I recently heard about a Responsum* from the Reform Rabbis' Responsa Committee, concerning the current financial crisis. One of the aspects addressed was the relationship between good governmental fiscal policy and tzedakah (charity, more or less).
*"Responsum" is the singular of Responsa, which are answers which Rabbis give to questions they receive, traditionally by mail. It is a long-standing way that thinkers and sages can answer the questions of Jews from other places, and can address detailed issues ("am I allowed to eat this?") or more general inquiries ("do I have to believe this?" "What is the proper way to pray?").
Part of the question was whether there was a proper fiscal policy for Jews to support. That is, given our values and laws, is it proper for a Jew to be a "Supply Sider," or a "Tax and Spender," or anything else, and are we obligated to support a government/candidate with that policy? Interestingly (and, to me, thankfully) the answer was, "no." Judaism absolutely demands that we take care of the poor, and the argument, "I worked hard for my money, I shouldn't have to give it away to those less fortunate/hardworking/worthy than I am" carries absolutely no weight for us. But, there are those who argue that, in the long run, Supply Side economics will give the most benefit to the most people. It is, big-picture, more just and more caring than other econimic policies. Judaism, and Rabbis in particular, are in no position to judge that assertion - it's purely economic, not religious. Therefore, the Responsa Committee refused to endorse any one fiscal policy. Given that most people on the Committee are probably very liberal, and most would probably gouge out their own eyes before supporting a Supply Side policy, it was a nice moment of honesty and restraint, I thought. (And, in case it's not obvious, I'm one of those bleeding-heart liberal, Supply Side hating types, so this isn't just me being partisan!)
But, things really got interesting when the Responsum addressed a different issue. If we support a fiscal policy which gives aid to the poor through tax cuts, does that, in any way, affect our requirement to give tzedakah? In other words, if I work hard to ensure that the poor pay less in taxes, then I've increased their available money. One could argue that I am now not obligated (or obligated to a lesser degree) to give of my own money. Similarly, a government which cuts taxes on the poor could feel less obligated to give direct aid to those same poor - the tax cut is aid.**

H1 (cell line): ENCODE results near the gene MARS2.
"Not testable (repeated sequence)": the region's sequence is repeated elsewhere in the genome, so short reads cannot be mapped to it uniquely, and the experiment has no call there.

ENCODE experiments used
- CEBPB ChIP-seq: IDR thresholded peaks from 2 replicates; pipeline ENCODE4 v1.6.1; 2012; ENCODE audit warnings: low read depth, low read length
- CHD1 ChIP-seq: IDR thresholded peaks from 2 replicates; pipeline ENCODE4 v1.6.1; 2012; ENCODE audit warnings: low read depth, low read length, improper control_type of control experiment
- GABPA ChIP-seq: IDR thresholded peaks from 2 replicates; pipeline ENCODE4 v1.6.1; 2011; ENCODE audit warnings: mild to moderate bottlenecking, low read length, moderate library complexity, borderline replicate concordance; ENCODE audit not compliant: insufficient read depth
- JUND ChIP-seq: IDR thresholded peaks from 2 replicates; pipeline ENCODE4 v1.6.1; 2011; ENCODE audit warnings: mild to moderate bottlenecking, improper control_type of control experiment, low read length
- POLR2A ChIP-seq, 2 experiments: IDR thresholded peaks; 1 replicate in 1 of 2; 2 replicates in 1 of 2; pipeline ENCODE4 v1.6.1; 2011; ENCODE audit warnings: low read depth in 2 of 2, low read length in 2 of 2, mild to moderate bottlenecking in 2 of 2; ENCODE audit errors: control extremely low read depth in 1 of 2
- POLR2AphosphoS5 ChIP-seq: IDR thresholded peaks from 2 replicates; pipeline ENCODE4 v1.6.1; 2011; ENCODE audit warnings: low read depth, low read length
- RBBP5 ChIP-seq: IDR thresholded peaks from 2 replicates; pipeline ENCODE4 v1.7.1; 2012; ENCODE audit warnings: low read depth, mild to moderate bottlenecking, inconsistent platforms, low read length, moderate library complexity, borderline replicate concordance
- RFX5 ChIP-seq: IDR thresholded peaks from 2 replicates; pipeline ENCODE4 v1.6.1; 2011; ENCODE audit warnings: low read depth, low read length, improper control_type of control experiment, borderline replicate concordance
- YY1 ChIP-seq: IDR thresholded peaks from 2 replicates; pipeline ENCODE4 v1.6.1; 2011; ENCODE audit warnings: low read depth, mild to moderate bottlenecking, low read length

** Of course, I also understand that the government isn't, and shouldn't be guided by Jewish values. But, this was a theoretical discussion of what we should expect of a just government.
The answer was, in short, "no." Giving tax cuts in no way changes our obligation to give tzedakah. And, why was that? Because, giving tzedakah is an active obligation. In other words, we, as Jews, are obligated to give, not just to help. Helping in other ways might be laudable, but it doesn't change our base obligation, which is to give from our own wallets.
It's helpful to know that tzedakah is very often referred to as a tax (which is how it's different from charity - it's an obligation, not a free-will offering). And, like taxes, giving in other areas doesn't change our tax burden. If I donate to the local school, that doesn't change the amount of tax I have to pay to the government, even though some of that money will then go to that same school! No matter what else I do, I am still obligated to give tzedakah, actively.
But, that still leaves the question of, "why?" Why do we have to give tzedakah. I'm sure that there are many reasons, but let me suggest just a few. First off, and maybe most importantly, there is still need. Even if you arrange for lots of support/tax breaks/whatever, there are still poor people who desperately need help. We have to give to them, because they need us to give. Simple.
But, there is something else. There is something about the actual act of giving which is powerful. Something about the act of taking what seemed to be mine, and handing it over to you. It's more personal. It gets me engaged. It's like the difference between sending a doctor to look after my child who is sick, and being there to stroke his head when he feels awful. The first might be more effecacious, but the second is so much more important, in a different way.
Primarily, tzedakah is about helping the needy, and however we help them, that's a good thing. But we can't forget that we are a part of tzedakah, too. Our obligation to give is really our obligation. We can't let someone else do it for us. It is, in the end, our mitzvah. And, that's what keeps it sacred.